It is the 3rd Wednesday of the month already, and as promised, the Storytelling Series continues. With Tricksters!
Tricksters are all the rage these days. They are unkillable, unforgettable, and we can't help but love them. From an author's point of view, they are extremely hard to write, and even harder to write well. But when they are done the way they should be, they. Rock. The. World.
I have recently posted on my blog StorySpotting about Tricksters done right in contemporary movies and TV shows - you can find the list here. Today, for inspiration, I'll introduce you to some of the stars in traditional Tricksterdom. They are the storyteller's best friend; there is no audience, however old, young, tired, unwilling, or hopped up on candy, that does not love a good Trickster tale. They saved my bacon countless times, on and off the stage.
Let's see some of the big guns:
The Spider. Originally from West Africa (Akan and Ashante folklore), he made his way over to the Caribbean and the Americas. According to legend, owns all the stories in the world. Constantly hungry, not above stealing and cheating, endowed with serious balls. The latter is not a metaphor. Married to Aso, who is pretty much the only person who can out-smart him. Find stories here. Also, check out Neil Gaiman's The Anansi Boys.
Better known in English as the Monkey King; the undisputed main hero of the Chinese epic Journey to the West. Immortal, invulnerable, invincible, still a monkey. Crossed his name out of the Book of Death, stole the Peaches of Immortality from Heaven, scared the stuffing out of the Dragon Kings. Deity of Blunt Force Trauma. Turned Buddhist. Stars in Chinese, Japanese and Western movies and TV shows. All. The freaking. Time.
Also known as Sang Kancil, the resident Trickster of Indonesia. Tiny, smart, thinks fast on his scrawny little feet. Strong contestant for the title of "weirdest creature" in Tricksterdom. But do not be fooled: Mouse Deer, in my experience, is the uncontested favorite of many audiences (including, surprisingly, teenagers).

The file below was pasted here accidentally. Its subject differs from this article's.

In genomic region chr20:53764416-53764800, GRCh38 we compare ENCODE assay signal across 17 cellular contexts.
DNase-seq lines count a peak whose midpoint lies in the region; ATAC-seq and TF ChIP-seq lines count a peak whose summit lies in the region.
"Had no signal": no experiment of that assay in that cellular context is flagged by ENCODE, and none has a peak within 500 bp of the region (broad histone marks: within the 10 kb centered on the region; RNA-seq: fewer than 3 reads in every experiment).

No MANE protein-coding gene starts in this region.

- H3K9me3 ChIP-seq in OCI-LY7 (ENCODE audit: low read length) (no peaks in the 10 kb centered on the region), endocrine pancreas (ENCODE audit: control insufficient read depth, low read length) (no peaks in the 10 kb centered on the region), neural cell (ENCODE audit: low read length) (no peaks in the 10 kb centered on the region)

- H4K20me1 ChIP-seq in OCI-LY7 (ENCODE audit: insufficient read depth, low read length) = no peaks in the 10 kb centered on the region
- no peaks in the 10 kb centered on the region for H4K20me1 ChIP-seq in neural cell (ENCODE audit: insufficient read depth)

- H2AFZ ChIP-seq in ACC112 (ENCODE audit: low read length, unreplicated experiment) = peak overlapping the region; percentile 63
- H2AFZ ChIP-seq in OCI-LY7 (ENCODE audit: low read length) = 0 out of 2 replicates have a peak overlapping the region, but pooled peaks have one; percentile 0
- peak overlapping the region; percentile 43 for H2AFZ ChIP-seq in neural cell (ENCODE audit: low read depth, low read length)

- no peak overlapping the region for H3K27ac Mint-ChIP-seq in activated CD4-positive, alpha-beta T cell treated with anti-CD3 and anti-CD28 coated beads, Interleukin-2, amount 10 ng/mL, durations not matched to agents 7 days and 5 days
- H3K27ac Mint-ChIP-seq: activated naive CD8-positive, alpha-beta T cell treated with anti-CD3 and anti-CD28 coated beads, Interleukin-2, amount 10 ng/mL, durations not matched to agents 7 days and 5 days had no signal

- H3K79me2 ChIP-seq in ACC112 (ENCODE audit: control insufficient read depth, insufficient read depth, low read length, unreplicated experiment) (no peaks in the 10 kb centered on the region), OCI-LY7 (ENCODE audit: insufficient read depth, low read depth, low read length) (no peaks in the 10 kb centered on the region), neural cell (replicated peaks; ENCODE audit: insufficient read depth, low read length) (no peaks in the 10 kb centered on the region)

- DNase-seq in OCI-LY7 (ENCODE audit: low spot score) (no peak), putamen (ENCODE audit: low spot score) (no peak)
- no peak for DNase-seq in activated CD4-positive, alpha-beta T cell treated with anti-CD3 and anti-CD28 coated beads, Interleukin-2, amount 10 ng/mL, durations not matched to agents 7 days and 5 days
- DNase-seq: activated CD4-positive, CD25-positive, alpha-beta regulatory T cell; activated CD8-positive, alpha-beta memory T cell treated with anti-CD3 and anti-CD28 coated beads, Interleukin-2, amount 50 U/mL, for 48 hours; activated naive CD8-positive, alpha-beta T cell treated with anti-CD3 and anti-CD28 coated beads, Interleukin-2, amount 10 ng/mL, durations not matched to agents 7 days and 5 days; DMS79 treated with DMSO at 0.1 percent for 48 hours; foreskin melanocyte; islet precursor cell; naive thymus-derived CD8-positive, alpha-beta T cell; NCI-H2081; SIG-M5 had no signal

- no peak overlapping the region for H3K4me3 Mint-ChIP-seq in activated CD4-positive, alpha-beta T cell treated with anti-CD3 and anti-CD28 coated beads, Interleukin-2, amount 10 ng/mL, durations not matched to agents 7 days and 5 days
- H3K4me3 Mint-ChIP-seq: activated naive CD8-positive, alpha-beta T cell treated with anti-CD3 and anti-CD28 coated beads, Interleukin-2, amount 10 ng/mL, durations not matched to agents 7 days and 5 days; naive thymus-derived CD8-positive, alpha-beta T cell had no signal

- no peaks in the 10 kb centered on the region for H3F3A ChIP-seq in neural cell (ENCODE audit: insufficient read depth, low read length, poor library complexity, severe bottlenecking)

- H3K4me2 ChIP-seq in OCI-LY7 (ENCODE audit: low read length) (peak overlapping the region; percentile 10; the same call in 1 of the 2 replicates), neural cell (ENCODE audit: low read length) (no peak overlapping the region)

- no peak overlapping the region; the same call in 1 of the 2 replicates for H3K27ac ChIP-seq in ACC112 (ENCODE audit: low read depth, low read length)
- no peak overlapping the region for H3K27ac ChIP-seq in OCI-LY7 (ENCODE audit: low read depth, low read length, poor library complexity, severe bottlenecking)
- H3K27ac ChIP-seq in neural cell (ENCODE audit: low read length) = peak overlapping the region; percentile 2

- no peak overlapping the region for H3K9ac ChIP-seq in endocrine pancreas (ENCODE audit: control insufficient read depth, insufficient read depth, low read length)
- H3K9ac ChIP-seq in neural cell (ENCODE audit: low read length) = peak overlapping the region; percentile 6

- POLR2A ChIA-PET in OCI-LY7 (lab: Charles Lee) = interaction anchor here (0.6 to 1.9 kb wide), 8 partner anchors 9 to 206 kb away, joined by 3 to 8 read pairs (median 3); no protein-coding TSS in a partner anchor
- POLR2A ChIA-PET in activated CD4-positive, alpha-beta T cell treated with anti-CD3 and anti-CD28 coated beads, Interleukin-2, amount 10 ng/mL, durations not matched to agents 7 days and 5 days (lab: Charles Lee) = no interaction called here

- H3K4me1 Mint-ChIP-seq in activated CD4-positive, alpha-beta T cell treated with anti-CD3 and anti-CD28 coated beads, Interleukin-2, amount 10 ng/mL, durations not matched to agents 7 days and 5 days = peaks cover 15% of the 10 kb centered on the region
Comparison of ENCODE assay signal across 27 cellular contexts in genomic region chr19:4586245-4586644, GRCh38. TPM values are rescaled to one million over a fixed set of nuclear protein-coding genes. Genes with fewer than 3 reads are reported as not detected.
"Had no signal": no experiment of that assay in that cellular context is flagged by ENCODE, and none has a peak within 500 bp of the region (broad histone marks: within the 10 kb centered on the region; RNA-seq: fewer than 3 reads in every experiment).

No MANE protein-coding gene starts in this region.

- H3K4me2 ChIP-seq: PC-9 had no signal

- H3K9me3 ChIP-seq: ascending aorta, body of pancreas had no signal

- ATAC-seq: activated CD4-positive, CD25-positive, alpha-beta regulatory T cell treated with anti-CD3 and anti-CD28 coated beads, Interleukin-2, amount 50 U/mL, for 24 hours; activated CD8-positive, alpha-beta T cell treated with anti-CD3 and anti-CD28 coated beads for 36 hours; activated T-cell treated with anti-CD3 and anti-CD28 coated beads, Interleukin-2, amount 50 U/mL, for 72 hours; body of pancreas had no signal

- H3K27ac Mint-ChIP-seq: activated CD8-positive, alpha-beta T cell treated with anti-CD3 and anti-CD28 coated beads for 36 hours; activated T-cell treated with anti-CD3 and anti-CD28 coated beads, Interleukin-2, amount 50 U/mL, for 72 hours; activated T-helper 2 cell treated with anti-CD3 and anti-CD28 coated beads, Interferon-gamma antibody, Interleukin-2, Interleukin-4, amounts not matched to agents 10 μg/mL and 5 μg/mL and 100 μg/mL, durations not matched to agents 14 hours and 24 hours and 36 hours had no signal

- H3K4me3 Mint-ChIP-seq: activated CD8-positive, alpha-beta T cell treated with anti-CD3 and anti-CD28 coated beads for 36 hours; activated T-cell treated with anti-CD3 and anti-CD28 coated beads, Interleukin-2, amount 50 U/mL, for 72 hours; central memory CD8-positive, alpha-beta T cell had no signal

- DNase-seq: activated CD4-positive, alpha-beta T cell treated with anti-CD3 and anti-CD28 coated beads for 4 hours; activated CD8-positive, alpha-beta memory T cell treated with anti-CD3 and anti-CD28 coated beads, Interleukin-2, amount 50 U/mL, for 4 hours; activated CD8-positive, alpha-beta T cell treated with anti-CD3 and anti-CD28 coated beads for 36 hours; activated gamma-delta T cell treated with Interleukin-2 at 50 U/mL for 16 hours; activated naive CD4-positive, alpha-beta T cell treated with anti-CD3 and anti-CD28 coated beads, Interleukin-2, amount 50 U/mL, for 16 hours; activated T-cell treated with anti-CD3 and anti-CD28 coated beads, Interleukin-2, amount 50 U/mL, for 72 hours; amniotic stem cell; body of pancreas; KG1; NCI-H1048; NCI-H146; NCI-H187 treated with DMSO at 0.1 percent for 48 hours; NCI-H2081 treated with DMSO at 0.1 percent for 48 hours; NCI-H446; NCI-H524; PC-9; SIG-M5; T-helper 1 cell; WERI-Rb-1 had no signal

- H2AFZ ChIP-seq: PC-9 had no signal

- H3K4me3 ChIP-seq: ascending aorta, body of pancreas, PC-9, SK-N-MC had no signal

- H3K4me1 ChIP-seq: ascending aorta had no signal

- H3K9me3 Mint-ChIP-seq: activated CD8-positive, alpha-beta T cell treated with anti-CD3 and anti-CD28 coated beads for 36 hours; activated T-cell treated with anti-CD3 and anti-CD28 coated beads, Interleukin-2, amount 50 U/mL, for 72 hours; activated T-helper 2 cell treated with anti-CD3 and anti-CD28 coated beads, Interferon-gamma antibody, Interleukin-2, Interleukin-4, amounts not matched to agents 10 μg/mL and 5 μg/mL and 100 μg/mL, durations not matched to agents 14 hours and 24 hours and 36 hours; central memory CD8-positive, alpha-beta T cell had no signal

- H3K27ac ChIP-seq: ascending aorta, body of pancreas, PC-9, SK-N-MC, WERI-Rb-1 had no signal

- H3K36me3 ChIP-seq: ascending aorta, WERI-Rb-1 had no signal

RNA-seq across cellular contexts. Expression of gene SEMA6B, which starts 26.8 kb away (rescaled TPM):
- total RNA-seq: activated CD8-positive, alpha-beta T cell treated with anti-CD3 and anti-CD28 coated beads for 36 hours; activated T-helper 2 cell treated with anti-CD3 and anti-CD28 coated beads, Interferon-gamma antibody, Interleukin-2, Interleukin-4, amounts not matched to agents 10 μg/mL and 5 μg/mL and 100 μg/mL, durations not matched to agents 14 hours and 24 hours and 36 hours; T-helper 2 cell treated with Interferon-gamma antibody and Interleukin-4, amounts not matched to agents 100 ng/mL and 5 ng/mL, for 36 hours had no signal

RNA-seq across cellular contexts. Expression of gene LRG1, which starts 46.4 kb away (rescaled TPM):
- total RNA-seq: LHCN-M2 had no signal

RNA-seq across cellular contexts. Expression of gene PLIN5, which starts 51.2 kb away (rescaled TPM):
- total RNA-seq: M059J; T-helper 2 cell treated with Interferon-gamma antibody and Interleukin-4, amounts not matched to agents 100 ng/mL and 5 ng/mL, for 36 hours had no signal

Seriously, I'm not going to introduce Loki. Duh. Move along.
One of the greatest Tricksters in the Western hemisphere, Coyote pops up in several American Indian cultures. Unkillable, wily, foolish; known for stealing the fire, among many other things. The original inventor of "dancing with the stars." Find a lovely collection of Coyote tales here. Also, you want to read Christopher Moore's Coyote Blue.
Remember the little guy from Midsummer Night's Dream? Yep, that's a Trickster. Also known as Robin Goodfellow. Half human, half fae. Completely out of control.
The one and only. Hero of hundreds of Appalachian Jack tales, killer of giants, navigator of flying ships, climber of beanstalks, challenger of Death, ravager of other people's property. Young, cheeky, with serious attitude.
And then some...
Believe me, I can go on about Tricksters until someone duct tapes my mouth shut. Raven. Iktomi. Nanabush. Kitsune. Tanuki. Reynard the Fox. Ti Malice. Nasreddin Hodja. Every culture has one. Some of them have more. But if I listed all of them, where would be the fun of discovery?
Go forth, and find your Trickster.
As usual, you can find Csenge at her blogs:
The Multicolored Diary (Adventures in Storytelling)
MopDog - The crazy thing about Hungarians...
or on Twitter: @TarkabarkaHolgy
or you can buy her book, Tales of Superhuman Powers, which incidentally also features tricksters. Go figure.